Wednesday, August 27, 2014

Back for round 9!

I can hardly believe that this is my ninth year teaching!  Welcome back to school teachers.  I saw somewhere on the internet, There's no tired like a teacher during the first week of school tired.  SO TRUE!!

Moving from first grade to second grade this year has been a nice transition.  I know what these students learned last year and it feels like a lot less gaps to fill than in other years.  I know what they know.  It's also been really interesting to see how the Common Core standards grow with the students.  I had been a part of vertical planning before but it is just so different to do it rather than hear about it.

We jumped right in to reading and writing workshop the first day of school and it has been wonderful!

Our first unit is rooted in literature and focuses on characters and story elements.  Here are anchor charts and resources that we used to start our year.

This is copied (seriously word for word) from my amazing coworker's chart (L. Gilman).  The story has really helped us to break down the steps to the writing process.  *It's still a work in progress*

If you haven't heard about admiration frames before it is the best thing that ever happened to my writing instruction!!!  You can read more about in this past post: Writing realistic fiction stories.  We started admiring the author Maribeth Boelts and her book Those Shoes.  It is AH-Maz-Ing!

Then we moved on to admiring the author's sitting in our very own classroom!

When writing stories my students wrote a little and said I'm done.  I knew Knuffle Bunny was a mentor text that they had read numerous times in first grade so I pulled it out to show students how to stretch a small moment.  I created a chart like this in the past but this is a new school so I thought I could re-use it...don't tell the kids ;)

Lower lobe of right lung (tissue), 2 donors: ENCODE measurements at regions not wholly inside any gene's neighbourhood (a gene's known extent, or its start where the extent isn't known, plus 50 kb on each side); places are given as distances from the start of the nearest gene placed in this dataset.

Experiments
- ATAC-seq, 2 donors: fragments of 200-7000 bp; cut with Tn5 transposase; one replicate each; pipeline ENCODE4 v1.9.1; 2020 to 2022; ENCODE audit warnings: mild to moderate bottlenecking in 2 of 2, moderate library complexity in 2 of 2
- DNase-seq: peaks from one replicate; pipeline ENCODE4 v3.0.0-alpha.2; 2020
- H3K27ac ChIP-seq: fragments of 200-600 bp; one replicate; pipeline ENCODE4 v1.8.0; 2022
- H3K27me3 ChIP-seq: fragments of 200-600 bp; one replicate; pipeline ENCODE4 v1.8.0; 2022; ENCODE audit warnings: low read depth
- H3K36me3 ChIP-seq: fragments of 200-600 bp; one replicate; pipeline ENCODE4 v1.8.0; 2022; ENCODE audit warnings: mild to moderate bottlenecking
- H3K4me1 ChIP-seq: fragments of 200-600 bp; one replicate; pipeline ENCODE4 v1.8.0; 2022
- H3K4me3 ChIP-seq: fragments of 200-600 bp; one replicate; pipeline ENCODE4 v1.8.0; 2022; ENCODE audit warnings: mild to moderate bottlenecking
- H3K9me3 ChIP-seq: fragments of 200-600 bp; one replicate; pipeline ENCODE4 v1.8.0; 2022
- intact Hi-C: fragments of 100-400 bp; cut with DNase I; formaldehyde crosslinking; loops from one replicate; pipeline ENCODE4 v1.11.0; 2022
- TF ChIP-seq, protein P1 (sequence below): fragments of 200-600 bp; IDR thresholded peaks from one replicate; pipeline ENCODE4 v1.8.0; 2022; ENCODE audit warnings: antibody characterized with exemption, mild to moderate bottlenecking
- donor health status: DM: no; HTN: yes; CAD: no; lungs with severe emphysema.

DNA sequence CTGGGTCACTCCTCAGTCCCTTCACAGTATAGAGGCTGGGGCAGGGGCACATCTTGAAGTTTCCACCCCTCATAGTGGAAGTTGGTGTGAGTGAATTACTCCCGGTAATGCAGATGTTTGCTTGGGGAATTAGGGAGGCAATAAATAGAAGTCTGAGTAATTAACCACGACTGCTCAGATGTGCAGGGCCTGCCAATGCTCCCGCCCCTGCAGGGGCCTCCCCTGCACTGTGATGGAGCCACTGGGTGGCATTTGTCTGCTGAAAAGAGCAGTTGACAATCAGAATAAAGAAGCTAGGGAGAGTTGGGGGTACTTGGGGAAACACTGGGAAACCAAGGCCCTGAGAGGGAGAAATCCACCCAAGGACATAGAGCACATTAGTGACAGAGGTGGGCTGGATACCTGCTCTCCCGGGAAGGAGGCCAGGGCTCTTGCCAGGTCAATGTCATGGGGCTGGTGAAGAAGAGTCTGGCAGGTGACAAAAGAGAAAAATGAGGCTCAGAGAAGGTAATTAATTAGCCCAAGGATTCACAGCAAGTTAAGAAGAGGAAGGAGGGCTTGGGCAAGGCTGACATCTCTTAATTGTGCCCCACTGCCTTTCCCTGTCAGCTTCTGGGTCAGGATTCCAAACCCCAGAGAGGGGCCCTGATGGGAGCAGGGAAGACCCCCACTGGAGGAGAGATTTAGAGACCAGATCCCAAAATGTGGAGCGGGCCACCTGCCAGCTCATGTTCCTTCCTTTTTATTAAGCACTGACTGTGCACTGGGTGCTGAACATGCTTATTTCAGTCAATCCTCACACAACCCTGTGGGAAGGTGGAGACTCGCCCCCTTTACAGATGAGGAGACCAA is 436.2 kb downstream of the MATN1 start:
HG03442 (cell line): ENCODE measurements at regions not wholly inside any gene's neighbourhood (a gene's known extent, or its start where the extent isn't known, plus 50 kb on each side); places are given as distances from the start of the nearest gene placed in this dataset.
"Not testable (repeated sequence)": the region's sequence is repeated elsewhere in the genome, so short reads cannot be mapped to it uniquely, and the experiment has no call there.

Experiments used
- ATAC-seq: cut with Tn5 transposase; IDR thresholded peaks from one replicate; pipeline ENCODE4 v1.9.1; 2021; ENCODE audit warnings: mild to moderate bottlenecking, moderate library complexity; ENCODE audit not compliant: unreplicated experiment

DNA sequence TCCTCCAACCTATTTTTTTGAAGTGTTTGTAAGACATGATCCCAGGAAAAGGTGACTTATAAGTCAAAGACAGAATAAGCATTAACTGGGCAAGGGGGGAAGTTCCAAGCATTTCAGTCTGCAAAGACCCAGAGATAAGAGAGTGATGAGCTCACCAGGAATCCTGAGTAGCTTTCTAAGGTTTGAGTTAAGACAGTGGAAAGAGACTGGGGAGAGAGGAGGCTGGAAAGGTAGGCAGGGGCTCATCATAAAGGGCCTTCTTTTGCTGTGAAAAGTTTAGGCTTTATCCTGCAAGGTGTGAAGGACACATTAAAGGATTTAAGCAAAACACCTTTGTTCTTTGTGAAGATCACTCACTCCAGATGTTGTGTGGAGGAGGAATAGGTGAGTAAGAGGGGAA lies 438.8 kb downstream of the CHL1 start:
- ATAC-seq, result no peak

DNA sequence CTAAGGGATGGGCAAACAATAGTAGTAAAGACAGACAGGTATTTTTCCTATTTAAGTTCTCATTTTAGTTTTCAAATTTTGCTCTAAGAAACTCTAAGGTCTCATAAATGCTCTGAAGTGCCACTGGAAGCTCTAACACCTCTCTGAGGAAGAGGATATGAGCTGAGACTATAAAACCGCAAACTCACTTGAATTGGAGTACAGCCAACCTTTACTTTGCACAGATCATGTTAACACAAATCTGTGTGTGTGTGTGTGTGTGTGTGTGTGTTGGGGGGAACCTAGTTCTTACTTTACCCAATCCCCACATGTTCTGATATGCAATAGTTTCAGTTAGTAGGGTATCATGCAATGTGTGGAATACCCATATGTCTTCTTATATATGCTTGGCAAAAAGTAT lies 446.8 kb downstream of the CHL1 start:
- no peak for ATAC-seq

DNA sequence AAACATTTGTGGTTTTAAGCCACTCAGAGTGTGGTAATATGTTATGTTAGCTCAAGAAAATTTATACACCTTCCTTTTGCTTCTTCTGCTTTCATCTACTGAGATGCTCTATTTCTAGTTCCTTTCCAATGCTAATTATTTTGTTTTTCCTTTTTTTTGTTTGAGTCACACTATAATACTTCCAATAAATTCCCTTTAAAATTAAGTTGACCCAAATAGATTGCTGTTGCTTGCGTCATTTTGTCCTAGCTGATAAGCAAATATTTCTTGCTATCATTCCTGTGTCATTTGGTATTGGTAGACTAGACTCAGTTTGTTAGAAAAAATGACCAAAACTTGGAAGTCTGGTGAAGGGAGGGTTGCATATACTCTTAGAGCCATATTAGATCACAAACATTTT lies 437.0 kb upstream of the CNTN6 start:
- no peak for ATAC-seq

As we've been revising, I found the need to expand their writing horizons with mentor texts that we have read over the first week of school.  This was our lesson today and their new powerful endings made my heart beam!

We began with reading workshop, what it is and what it looks like.  At the bottom you will seem my very quickly created Stop! Think! and Jot! chart.

Then we moved on to wise and effective readers.

Which led us straight into our post-it thinking beautifully.  *Side note:  It is amazing starting the year with students that already know how to share their thinking on a post-it!*

And now we have moved into character responses using language stems and a good ol' rubric.  At the bottom of the chart we did an additional lesson on supporting your thinking with key details.  When looking for these key details we decided it is helpful to look at actions, dialogue, illustrations and thoughts.

Here is this sheet for you: Character Response Stem and Rubric

Here is the half-sheet that supported the students with character responses: 

Our first unit focuses on adding and subtracting within 20.  This was a standard from first grade but now the push is to do it mentally.  Here are the resources I've created to align with the standards.

Busch Gardens pre-assessment:  Before the unit, I like to pre-assess the students.  This Busch Gardens problem is from a wise co-worker from the school I worked at last year (K. Rorem).  You'll note that this pre-assessment does not have a rubric.  It is not intended for a grade, rather a way for me to gain insight into what they are already doing as a mathematician.

Add to 20:  This is an assessment to show understanding of adding and subtracting within 20.  At the bottom is a rubric we use to guide our learning throughout the progression of the standard and eventually assess our understanding.  The students assess themselves first and then afterwards I discuss and circle in pen where there understanding lies.

Odd and Even Assessment:  Next we are moving into Odd and Even.  Again this is a real-life scenario because I want math to be something the students see as useful in their day to day life.  

We are starting our first lab next week and here it is for you!  The materials are easy ones, just plastic bags from stores like Publix or Target :)


This is how I display the charts we are currently working on.  Afterward they move onto a subject bulletin board.

I'm just going to end this post with a good night.  I'm too tired for more!


  1. Wow! Great ideas all around! thanks for sharing! I teach third grade, but I want to try out those math assessments - see how the kids are thinking. Thanks!

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  3. You are my new BBF (blogger best friend)!!!! I love how detailed this post is, and how you've shared all your anchor charts. I have gained so many helpful ideas just from this one post. Now I can hardly wait to go "back-read" your whole blog! Thanks so much for sharing!